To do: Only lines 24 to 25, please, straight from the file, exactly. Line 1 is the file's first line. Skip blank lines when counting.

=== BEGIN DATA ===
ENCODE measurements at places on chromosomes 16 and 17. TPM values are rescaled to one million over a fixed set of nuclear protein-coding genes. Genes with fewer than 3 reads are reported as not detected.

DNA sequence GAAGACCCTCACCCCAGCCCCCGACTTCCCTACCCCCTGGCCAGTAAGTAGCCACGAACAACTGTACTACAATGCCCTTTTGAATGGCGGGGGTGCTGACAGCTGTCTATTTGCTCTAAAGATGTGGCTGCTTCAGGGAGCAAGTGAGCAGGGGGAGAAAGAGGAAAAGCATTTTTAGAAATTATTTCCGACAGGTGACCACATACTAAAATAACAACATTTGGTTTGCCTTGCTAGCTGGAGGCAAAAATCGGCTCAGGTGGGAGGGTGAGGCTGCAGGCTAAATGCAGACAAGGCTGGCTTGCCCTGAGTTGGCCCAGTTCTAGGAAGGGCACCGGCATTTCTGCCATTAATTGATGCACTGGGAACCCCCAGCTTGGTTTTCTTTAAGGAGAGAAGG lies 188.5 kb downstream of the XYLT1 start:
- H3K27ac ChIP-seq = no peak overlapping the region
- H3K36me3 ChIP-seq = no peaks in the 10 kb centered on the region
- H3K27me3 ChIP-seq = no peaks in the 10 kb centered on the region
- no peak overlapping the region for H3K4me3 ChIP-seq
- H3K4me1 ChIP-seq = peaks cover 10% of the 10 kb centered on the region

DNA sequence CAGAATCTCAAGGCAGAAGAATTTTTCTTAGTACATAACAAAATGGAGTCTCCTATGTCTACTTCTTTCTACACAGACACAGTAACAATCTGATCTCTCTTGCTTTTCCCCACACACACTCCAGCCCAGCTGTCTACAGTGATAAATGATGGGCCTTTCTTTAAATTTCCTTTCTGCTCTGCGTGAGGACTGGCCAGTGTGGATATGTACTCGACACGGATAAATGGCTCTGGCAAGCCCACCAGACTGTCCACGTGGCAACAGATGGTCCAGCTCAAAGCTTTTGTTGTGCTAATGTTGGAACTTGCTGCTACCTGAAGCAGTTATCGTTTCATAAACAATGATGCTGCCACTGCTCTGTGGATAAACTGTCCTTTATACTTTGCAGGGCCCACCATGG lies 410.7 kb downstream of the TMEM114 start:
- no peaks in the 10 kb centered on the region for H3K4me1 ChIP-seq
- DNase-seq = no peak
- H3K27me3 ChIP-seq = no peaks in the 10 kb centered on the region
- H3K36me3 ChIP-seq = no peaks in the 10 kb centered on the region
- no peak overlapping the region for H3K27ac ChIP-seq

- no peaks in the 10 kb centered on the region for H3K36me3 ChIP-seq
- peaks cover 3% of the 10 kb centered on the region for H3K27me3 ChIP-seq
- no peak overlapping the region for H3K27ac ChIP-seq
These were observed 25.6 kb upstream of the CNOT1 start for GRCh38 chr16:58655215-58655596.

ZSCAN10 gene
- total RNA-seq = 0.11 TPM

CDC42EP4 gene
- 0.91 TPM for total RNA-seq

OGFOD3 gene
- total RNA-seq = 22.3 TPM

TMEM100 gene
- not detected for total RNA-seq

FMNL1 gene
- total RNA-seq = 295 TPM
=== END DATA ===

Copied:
TMEM100 gene
- not detected for total RNA-seq